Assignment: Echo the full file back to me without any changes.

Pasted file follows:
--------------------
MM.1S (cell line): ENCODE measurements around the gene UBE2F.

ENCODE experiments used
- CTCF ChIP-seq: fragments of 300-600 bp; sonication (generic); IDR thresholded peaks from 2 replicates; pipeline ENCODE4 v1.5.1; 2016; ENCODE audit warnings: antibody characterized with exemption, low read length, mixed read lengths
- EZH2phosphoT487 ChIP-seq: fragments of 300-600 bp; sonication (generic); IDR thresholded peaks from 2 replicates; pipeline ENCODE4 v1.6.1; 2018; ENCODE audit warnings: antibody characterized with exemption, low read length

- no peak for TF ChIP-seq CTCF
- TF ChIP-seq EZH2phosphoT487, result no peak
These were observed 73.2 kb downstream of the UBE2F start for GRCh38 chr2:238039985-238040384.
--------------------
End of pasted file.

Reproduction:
MM.1S (cell line): ENCODE measurements around the gene UBE2F.

ENCODE experiments used
- CTCF ChIP-seq: fragments of 300-600 bp; sonication (generic); IDR thresholded peaks from 2 replicates; pipeline ENCODE4 v1.5.1; 2016; ENCODE audit warnings: antibody characterized with exemption, low read length, mixed read lengths
- EZH2phosphoT487 ChIP-seq: fragments of 300-600 bp; sonication (generic); IDR thresholded peaks from 2 replicates; pipeline ENCODE4 v1.6.1; 2018; ENCODE audit warnings: antibody characterized with exemption, low read length

- no peak for TF ChIP-seq CTCF
- TF ChIP-seq EZH2phosphoT487, result no peak
These were observed 73.2 kb downstream of the UBE2F start for GRCh38 chr2:238039985-238040384.